7 Ways to Help Anxious Kids

by Amy on February 16, 2010

Have you read the book Wemberly Worried? Worry, worry, worry. Too much worry.

We have a worrier in our house – my seven-year-old daughter, Natalie. I can totally relate to her – I get that nervous stomach, too! I wouldn’t say her anxious tendencies are debilitating, but they are something we struggle with on a day to day basis. In our quest to help her learn calming techniques and conquer new situations and experiences, we have found a few simple ways to help her work through her anxieties. Here are some things that have worked for us:

Be accepting.

Being anxious or nervous is not bad or wrong. It’s just another feeling in the great land of emotions!  I tell Natalie that the physical feelings of being nervous (tummy butterflies, dry throat, sweating, feeling flushed) are her body’s ways of protecting her. We talk about her body “checking-in” with her brain – Are you sure this is safe? Most of the time, the answer, of course, is yes! But, I never want her to disregard or ignore those feelings. She should always pay attention to her “gut” feeling.

Be proactive.

If I know in advance about a schedule change, a substitute teacher, etc., I always try to give my girls a heads-up. They like to know if the party we’re going to is going to have a lot of people they don’t know. They like to be reminded that it is going to get very dark at the theater before the play starts. I cannot predict every possible thing that might cause some worry, but I can try to be aware and attentive. Now that my girls are older, I also encourage them to ask questions that will help make them feel more comfortable going into a situation.

Make a plan.

Knowing what to expect can be a helpful tool in soothing an anxious child. When Natalie goes to ballet, she likes to know where I will be while she is in class and where I will be standing to greet her when she comes out. On the way to ballet, we talk about what she might do in her class that day – the beginning stretches, the positions, the fun free time at the end. Talking through an activity in detail can be very reassuring, and it can also distract your child from thinking about the butterflies in her tummy!

Teach positive self-talk.

Natalie is probably sick of me asking her, “What are you telling yourself right now?” But, I think positive self-talk is such an important skill, especially for someone with anxiety. Back to ballet class….. I encourage Natalie to tell herself things like I know the teacher and the kids in my class. I always have a good time. I will see my mom in one hour. This will be fun! These are feelings she expresses to me after class, so I know they are something she identifies with and can use to redirect her thinking as she waits to go into class.

If you still engage in pretend play with your kids, you can model positive self-talk as you play. Your character can say things like, “I’m really nervous about going to my friend’s house today, but I know I will have fun!”

Allow extra time.

Yes, my kids take about 20 minutes (or more!) to “warm-up” at a busy birthday party. It’s okay.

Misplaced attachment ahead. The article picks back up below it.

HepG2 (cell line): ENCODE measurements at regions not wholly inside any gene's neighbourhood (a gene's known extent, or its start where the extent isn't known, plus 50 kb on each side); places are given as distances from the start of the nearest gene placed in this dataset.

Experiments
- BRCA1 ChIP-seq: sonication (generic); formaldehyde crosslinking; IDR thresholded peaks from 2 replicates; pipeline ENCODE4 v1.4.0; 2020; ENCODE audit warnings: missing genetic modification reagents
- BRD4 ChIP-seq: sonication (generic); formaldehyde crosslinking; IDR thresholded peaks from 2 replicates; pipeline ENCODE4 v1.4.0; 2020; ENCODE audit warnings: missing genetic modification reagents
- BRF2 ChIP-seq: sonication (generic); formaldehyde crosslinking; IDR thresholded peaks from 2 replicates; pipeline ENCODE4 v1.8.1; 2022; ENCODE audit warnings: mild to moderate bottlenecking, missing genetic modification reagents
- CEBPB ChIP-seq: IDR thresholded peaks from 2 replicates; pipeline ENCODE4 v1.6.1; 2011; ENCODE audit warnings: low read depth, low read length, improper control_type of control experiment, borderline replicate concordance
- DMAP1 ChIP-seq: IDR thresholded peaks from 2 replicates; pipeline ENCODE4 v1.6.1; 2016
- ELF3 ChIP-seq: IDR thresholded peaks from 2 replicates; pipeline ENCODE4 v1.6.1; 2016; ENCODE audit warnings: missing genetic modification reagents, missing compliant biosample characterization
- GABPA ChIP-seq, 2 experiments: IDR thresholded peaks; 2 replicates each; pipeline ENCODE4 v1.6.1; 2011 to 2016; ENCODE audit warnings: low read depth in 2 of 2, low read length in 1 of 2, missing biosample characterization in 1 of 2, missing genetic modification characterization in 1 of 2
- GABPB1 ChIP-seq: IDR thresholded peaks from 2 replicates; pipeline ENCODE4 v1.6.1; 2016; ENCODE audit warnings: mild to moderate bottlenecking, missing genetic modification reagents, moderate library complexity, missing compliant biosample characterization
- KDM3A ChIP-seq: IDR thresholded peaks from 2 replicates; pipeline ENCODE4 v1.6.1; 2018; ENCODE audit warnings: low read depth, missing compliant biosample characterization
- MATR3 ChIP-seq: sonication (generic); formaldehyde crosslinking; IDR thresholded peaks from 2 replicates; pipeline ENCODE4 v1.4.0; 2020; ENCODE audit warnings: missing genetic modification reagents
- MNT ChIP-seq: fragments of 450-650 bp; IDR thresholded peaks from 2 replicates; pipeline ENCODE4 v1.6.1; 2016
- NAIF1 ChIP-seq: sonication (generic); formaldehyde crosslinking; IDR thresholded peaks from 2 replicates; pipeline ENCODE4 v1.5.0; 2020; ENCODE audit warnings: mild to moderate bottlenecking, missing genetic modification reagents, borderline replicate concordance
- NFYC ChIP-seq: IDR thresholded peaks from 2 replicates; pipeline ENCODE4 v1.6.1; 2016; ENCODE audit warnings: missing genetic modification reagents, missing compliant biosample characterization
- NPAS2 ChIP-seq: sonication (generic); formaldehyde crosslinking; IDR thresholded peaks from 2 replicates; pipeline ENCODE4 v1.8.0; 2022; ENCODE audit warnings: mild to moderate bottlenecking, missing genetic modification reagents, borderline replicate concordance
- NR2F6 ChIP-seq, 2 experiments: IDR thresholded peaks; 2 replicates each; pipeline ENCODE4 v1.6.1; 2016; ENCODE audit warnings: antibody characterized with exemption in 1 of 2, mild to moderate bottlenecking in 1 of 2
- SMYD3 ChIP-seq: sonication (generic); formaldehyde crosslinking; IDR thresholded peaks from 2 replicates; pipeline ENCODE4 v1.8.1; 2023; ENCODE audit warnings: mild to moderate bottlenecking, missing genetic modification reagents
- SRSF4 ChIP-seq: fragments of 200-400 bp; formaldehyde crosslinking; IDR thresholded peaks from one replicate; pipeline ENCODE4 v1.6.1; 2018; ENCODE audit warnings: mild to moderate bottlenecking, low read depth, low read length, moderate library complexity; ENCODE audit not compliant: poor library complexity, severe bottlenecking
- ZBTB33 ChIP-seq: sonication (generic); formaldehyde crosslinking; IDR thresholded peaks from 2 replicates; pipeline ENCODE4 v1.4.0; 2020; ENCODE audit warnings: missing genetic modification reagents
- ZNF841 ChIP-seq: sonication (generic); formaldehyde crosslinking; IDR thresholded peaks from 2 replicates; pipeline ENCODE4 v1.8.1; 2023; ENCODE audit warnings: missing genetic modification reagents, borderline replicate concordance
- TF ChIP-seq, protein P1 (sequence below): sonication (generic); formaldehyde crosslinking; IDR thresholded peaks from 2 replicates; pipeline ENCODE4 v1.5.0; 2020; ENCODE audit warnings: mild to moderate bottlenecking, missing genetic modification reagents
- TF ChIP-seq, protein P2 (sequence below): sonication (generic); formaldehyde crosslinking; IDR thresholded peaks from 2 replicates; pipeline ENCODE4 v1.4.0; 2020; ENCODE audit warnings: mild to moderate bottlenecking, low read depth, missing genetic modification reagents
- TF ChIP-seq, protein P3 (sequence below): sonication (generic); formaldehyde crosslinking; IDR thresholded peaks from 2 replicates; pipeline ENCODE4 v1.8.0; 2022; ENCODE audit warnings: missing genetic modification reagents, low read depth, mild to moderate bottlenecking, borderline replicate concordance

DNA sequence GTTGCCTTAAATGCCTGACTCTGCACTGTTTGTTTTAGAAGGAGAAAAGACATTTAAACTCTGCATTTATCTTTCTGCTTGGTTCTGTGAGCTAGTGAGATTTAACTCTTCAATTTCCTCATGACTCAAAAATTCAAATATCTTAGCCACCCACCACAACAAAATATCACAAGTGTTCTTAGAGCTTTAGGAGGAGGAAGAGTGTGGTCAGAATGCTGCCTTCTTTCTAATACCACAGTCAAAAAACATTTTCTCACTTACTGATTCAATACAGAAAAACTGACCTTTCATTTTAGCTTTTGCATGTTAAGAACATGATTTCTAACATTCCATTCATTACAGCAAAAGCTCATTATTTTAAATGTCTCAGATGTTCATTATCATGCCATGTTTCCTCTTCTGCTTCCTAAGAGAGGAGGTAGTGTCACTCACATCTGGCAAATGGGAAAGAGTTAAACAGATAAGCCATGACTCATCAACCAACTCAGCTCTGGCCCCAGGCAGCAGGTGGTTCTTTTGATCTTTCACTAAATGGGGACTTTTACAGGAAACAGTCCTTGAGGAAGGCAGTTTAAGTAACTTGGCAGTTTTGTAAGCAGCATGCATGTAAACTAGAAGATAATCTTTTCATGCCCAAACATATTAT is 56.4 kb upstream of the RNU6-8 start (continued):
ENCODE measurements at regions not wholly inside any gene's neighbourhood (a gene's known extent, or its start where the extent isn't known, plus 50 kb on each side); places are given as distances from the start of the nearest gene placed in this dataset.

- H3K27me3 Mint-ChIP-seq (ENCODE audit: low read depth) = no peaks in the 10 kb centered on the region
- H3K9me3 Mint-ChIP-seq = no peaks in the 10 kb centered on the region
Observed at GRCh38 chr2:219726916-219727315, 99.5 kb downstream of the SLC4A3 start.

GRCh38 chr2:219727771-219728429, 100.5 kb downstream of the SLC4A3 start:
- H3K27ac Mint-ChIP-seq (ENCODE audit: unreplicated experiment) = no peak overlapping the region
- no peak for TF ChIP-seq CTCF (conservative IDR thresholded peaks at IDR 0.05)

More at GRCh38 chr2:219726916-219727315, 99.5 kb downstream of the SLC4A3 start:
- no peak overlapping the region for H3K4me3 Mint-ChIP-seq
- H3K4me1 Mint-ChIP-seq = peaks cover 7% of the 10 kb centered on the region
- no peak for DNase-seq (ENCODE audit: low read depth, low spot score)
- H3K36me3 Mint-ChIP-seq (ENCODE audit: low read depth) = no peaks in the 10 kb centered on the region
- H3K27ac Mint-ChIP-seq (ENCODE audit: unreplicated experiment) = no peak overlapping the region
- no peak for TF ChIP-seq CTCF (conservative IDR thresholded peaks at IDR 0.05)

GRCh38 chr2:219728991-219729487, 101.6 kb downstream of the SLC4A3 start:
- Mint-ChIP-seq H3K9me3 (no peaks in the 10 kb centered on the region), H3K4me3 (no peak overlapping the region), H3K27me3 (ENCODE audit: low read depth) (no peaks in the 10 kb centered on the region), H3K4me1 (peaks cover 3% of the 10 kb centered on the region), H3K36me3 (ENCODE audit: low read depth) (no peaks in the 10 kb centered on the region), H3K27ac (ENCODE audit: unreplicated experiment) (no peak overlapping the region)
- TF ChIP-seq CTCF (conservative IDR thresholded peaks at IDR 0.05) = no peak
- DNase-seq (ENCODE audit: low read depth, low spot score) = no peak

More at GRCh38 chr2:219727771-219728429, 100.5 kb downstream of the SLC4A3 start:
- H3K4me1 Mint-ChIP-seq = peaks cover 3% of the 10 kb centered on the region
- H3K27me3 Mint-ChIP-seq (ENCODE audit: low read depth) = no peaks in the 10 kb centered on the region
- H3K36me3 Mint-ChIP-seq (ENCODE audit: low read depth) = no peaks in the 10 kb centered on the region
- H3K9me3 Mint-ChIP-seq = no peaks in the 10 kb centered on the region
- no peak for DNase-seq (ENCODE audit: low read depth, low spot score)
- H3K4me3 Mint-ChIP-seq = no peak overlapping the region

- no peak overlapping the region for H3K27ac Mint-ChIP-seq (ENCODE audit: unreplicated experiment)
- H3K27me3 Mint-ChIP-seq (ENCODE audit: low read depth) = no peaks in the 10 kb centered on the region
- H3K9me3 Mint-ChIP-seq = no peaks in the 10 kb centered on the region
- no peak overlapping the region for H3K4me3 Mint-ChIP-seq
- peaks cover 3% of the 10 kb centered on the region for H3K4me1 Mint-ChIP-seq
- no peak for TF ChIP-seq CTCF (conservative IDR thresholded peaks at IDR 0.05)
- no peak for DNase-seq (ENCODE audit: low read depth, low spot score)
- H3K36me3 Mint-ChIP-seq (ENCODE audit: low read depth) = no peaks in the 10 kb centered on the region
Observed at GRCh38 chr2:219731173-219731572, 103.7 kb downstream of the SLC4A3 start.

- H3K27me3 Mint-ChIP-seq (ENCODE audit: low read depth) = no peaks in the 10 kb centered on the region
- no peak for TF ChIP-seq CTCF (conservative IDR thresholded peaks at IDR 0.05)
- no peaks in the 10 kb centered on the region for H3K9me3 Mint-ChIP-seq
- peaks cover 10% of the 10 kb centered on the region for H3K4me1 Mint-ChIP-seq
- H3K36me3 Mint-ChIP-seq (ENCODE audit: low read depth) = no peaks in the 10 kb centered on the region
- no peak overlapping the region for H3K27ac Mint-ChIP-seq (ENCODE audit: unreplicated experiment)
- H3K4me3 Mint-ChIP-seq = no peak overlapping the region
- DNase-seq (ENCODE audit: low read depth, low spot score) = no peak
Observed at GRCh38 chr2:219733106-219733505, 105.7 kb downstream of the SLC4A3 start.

Yes, we arrive at classes and appointments early, so we can have a chance to check things out ahead of time. It’s okay.

Yes, I stay at ballet class while all the other kids in the class are dropped-off.  It’s really okay.

Extra time to be ready, extra time to feel comfortable, extra time to process – so important and so powerful!

Help your child discover calming techniques.

Right now, I am a crucial part of the calming down scenario. It’s my words, my hugs, and my reassurance that help ease the worry. But, my goal is for my girls to discover the unique things that help them calm down and relax. Talk with your child about relaxation techniques and encourage him to try some out. Here are some ideas to get you started:

  • deep breathing
  • stretching
  • listening to music or singing
  • humming
  • walking
  • hugging a stuffed animal
  • squeezing a stress ball
  • drawing, scribbling

Give praise for a job well done.

We went to the dentist recently and as we sat in the waiting room, Natalie was getting increasingly nervous about having her x-rays taken. We managed to make it through all four x-rays with some deep breaths (and silly jokes – laughing is a good stress-reliever!). After our appointment, I made sure to tell Natalie this: “Even though you were nervous, you were able to stay calm and persevere through getting your x-rays. You should be so proud of yourself.” And she was!

These are some ideas that have worked for our family. If you are concerned about your child’s anxiety, please talk with your pediatrician.


Emotions + Preschoolers @ Let’s Explore

How to Identify Your Kids’ Stress Signs @ Michele Borba Blog

Parenting Tips for Anxious Kids @ WorryWiseKids

What to Do When You Worry Too Much: A Kid’s Guide to Overcoming Anxiety by Dawn Huebner

When My Worries Get Too Big! A Relaxation Book for Children Who Live with Anxiety by Kari Dunn Buron

Do you have a child that struggles with worry and anxiety? What are your go-to techniques for calming your child’s nerves?

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